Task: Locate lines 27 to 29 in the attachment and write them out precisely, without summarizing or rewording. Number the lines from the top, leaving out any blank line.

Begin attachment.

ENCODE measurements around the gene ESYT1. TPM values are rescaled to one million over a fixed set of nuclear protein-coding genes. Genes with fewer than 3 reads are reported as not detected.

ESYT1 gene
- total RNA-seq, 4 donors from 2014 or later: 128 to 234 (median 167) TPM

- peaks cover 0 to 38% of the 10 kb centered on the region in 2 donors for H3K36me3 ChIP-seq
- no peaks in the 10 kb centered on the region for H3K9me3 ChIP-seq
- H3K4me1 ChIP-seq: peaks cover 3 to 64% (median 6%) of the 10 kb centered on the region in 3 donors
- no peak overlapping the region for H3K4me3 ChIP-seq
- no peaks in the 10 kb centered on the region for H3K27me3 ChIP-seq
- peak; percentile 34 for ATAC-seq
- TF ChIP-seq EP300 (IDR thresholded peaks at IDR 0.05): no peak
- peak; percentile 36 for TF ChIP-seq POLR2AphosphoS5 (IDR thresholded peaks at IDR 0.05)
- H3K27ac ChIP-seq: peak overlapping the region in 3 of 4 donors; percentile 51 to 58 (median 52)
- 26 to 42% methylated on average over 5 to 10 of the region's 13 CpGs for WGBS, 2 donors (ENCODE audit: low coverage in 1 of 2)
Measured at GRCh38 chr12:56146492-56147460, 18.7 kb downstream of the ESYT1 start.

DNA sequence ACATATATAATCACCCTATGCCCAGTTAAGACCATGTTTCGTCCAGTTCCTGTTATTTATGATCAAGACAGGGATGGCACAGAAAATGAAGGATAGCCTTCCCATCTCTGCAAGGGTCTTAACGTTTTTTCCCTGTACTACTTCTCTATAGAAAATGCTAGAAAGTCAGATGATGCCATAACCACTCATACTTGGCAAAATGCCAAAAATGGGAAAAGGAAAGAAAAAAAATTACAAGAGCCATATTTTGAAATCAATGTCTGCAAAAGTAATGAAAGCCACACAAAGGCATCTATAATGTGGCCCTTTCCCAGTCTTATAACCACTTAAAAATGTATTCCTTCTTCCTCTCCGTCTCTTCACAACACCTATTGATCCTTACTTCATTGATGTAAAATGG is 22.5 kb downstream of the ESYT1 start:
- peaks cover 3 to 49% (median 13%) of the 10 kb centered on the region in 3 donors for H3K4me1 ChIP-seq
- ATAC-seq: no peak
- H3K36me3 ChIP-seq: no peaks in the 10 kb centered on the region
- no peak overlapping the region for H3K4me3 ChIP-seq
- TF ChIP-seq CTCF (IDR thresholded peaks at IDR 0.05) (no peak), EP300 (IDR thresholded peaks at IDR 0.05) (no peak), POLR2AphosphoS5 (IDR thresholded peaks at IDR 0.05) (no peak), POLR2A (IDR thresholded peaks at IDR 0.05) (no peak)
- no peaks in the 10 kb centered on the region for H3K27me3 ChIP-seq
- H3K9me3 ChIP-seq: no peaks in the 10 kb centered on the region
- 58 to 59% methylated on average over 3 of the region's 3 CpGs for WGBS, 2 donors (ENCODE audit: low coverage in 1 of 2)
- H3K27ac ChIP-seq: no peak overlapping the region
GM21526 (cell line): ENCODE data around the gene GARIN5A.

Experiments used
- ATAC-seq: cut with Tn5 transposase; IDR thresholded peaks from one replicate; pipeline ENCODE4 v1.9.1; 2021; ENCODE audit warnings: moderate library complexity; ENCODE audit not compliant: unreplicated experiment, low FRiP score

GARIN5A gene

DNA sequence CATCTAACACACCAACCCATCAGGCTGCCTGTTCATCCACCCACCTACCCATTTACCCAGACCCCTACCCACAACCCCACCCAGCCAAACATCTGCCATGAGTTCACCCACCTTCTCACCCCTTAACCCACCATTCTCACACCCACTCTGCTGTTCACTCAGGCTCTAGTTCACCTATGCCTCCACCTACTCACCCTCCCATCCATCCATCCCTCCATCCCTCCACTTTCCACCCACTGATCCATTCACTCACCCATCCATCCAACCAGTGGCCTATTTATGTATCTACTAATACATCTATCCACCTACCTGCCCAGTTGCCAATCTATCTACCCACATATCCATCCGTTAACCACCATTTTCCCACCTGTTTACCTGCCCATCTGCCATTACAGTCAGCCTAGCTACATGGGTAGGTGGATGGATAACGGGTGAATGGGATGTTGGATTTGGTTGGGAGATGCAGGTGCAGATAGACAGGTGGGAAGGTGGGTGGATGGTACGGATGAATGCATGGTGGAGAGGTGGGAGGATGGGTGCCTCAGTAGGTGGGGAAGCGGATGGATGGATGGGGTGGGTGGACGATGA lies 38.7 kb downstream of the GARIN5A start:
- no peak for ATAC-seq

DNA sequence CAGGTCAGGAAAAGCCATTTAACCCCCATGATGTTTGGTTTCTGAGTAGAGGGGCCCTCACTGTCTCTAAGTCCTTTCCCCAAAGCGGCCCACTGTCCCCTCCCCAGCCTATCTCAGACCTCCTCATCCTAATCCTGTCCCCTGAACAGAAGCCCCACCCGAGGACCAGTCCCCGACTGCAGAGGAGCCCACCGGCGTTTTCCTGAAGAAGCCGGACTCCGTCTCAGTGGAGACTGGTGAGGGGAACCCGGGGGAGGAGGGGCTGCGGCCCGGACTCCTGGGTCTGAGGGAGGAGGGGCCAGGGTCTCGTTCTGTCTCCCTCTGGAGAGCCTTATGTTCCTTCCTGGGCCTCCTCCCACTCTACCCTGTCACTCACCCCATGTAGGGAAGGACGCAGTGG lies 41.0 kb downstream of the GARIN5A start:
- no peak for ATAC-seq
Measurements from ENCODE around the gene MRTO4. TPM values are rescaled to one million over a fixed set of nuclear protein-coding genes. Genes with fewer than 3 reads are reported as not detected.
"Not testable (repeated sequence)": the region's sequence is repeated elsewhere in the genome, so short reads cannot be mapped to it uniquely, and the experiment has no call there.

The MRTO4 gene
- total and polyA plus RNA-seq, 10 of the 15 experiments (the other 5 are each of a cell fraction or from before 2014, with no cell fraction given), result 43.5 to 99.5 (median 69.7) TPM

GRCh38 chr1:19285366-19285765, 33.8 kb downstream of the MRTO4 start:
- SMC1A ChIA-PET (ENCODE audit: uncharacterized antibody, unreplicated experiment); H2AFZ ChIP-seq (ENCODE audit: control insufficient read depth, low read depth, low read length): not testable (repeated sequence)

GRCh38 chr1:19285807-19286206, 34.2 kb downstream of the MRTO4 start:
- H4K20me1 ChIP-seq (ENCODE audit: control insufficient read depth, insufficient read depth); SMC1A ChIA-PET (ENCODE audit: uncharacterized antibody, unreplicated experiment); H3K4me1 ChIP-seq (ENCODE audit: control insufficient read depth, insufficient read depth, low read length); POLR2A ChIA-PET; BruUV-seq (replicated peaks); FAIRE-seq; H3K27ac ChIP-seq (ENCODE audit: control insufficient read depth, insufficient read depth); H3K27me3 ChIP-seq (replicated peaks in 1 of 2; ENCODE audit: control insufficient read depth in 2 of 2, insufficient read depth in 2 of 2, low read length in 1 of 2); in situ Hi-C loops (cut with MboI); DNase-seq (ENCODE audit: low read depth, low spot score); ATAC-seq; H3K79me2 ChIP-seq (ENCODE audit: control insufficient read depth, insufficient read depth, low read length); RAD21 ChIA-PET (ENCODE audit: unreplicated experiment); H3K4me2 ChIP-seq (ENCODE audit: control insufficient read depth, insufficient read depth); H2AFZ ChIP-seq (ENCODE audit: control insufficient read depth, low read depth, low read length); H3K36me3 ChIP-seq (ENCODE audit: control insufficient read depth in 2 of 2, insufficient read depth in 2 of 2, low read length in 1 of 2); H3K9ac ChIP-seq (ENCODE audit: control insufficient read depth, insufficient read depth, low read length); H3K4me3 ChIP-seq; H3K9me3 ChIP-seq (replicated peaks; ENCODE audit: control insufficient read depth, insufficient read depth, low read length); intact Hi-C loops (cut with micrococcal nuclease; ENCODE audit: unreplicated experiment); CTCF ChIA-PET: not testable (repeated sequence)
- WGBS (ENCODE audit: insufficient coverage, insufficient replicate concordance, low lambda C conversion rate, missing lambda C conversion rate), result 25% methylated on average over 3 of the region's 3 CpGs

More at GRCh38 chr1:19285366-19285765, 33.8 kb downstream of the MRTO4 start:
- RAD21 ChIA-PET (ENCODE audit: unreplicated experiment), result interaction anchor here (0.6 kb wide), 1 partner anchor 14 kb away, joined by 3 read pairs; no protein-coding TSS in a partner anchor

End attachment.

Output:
- ATAC-seq: cut with Tn5 transposase; IDR thresholded peaks from one replicate; pipeline ENCODE4 v1.9.1; 2021; ENCODE audit warnings: moderate library complexity; ENCODE audit not compliant: unreplicated experiment, low FRiP score

GARIN5A gene

DNA sequence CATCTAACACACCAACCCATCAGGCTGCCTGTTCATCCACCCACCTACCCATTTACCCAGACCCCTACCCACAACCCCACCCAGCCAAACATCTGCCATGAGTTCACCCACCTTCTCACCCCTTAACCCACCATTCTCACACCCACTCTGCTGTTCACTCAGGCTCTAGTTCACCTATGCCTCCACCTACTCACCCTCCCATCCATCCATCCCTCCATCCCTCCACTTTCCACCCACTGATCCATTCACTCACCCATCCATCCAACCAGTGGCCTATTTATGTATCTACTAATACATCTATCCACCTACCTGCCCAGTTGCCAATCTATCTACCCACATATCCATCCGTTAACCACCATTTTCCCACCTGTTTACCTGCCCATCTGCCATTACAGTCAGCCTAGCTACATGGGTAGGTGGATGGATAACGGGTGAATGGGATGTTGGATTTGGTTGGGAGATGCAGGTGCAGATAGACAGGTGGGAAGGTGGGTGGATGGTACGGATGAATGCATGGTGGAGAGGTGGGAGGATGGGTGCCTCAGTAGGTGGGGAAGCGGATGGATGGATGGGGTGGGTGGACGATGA lies 38.7 kb downstream of the GARIN5A start: